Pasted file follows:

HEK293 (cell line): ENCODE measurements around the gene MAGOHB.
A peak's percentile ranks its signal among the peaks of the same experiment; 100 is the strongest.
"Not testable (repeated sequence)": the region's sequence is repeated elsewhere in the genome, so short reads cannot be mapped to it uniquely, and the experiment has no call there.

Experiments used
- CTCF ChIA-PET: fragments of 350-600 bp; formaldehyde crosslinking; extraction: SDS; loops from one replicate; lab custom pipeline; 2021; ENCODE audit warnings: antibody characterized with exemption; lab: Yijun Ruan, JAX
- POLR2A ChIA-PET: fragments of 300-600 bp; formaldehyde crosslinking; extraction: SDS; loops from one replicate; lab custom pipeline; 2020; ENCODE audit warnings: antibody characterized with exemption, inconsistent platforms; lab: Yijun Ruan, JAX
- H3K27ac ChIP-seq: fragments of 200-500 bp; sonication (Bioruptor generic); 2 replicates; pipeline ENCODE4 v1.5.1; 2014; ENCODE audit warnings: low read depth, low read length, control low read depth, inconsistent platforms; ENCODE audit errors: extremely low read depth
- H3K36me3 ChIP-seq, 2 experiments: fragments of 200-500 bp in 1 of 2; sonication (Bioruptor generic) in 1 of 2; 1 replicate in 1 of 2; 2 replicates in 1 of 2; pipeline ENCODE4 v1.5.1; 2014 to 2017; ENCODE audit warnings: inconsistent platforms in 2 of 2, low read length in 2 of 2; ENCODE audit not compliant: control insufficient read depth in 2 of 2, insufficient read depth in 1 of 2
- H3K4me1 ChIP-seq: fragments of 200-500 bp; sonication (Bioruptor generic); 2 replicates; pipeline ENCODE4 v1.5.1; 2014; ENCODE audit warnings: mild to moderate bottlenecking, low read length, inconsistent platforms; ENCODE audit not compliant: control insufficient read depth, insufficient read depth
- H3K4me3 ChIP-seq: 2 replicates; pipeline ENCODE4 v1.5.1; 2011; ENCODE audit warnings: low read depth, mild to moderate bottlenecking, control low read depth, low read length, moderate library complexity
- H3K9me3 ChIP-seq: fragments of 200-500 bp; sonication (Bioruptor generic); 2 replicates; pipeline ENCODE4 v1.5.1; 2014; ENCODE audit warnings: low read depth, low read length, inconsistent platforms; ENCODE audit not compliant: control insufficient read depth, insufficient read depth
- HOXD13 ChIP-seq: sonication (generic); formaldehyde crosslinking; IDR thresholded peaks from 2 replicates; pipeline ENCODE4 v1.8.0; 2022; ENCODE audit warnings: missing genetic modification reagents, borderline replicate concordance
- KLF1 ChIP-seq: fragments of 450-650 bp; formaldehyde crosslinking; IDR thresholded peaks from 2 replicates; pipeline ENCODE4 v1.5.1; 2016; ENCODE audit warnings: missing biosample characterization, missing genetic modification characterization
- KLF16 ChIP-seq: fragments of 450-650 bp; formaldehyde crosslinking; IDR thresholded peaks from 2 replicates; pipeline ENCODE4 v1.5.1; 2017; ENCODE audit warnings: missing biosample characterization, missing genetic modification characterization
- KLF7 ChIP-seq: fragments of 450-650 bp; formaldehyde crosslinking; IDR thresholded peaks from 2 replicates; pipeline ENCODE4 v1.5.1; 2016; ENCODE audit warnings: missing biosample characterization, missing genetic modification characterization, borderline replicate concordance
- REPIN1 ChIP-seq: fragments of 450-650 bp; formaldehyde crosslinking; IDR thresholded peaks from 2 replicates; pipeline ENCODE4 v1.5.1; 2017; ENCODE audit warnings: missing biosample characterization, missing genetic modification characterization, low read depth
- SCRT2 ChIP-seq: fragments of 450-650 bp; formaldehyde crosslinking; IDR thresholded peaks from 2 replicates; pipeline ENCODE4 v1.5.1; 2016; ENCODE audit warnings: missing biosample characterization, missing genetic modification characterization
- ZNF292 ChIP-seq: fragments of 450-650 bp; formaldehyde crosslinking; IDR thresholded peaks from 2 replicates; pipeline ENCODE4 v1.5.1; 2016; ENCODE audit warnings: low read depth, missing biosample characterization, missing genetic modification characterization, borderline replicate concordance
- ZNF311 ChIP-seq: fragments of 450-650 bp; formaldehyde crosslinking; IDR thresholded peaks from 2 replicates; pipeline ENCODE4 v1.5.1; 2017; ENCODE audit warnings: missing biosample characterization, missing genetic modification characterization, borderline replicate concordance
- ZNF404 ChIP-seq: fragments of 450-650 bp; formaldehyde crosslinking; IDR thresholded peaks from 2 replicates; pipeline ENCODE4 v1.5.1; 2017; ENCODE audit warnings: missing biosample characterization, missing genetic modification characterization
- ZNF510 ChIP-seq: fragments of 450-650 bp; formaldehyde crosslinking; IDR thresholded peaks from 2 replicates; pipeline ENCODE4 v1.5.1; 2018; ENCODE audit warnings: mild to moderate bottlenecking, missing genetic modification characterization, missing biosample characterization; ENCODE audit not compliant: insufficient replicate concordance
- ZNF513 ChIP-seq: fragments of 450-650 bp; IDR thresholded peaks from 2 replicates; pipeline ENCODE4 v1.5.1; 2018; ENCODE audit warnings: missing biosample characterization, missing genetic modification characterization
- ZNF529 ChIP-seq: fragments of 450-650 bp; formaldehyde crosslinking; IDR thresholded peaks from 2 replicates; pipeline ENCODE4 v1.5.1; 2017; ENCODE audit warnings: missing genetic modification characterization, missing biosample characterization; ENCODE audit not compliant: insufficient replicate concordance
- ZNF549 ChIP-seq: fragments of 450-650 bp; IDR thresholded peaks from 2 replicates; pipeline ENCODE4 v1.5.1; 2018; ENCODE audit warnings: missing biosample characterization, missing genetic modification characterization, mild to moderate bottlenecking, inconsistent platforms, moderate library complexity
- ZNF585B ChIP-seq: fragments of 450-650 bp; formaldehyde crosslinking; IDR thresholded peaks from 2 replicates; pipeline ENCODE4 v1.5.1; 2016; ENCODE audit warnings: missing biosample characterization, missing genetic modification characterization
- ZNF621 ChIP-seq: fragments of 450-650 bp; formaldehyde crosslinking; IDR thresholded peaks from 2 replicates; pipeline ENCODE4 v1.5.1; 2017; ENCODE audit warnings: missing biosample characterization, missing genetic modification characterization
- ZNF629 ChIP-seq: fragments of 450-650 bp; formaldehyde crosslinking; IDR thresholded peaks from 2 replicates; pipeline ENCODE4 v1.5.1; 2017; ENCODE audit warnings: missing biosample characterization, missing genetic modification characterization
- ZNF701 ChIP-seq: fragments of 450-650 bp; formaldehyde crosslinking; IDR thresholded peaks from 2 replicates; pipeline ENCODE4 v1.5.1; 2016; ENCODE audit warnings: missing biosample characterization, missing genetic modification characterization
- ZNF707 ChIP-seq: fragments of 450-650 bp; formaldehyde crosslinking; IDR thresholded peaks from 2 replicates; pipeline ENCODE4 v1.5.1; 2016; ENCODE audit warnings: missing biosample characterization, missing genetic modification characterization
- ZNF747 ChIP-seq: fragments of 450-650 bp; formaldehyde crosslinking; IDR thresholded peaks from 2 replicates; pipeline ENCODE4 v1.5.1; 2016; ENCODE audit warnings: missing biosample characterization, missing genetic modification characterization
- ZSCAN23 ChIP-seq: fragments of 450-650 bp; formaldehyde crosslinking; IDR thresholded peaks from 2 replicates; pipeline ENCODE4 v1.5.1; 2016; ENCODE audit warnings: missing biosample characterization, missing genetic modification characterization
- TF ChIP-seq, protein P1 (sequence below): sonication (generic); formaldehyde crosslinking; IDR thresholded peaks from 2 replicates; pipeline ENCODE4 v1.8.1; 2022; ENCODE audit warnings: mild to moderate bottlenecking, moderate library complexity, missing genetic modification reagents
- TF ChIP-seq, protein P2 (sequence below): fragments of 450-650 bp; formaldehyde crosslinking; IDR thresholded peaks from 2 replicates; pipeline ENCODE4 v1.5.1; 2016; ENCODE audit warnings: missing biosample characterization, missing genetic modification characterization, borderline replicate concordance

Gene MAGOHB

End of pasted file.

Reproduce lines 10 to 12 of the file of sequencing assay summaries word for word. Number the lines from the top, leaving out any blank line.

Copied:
- H3K4me3 ChIP-seq: 2 replicates; pipeline ENCODE4 v1.5.1; 2011; ENCODE audit warnings: low read depth, mild to moderate bottlenecking, control low read depth, low read length, moderate library complexity
- H3K9me3 ChIP-seq: fragments of 200-500 bp; sonication (Bioruptor generic); 2 replicates; pipeline ENCODE4 v1.5.1; 2014; ENCODE audit warnings: low read depth, low read length, inconsistent platforms; ENCODE audit not compliant: control insufficient read depth, insufficient read depth
- HOXD13 ChIP-seq: sonication (generic); formaldehyde crosslinking; IDR thresholded peaks from 2 replicates; pipeline ENCODE4 v1.8.0; 2022; ENCODE audit warnings: missing genetic modification reagents, borderline replicate concordance